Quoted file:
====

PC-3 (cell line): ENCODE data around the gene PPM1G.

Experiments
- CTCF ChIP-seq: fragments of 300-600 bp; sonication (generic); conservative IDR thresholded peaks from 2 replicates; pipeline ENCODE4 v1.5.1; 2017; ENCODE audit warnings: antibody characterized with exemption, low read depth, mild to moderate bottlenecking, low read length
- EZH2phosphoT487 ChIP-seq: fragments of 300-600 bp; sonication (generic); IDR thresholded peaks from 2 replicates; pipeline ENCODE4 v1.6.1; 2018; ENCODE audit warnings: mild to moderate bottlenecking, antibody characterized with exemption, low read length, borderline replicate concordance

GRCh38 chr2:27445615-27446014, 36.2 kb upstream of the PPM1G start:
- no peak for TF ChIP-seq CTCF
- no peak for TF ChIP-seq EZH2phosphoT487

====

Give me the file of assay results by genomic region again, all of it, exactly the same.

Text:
PC-3 (cell line): ENCODE data around the gene PPM1G.

Experiments
- CTCF ChIP-seq: fragments of 300-600 bp; sonication (generic); conservative IDR thresholded peaks from 2 replicates; pipeline ENCODE4 v1.5.1; 2017; ENCODE audit warnings: antibody characterized with exemption, low read depth, mild to moderate bottlenecking, low read length
- EZH2phosphoT487 ChIP-seq: fragments of 300-600 bp; sonication (generic); IDR thresholded peaks from 2 replicates; pipeline ENCODE4 v1.6.1; 2018; ENCODE audit warnings: mild to moderate bottlenecking, antibody characterized with exemption, low read length, borderline replicate concordance

GRCh38 chr2:27445615-27446014, 36.2 kb upstream of the PPM1G start:
- no peak for TF ChIP-seq CTCF
- no peak for TF ChIP-seq EZH2phosphoT487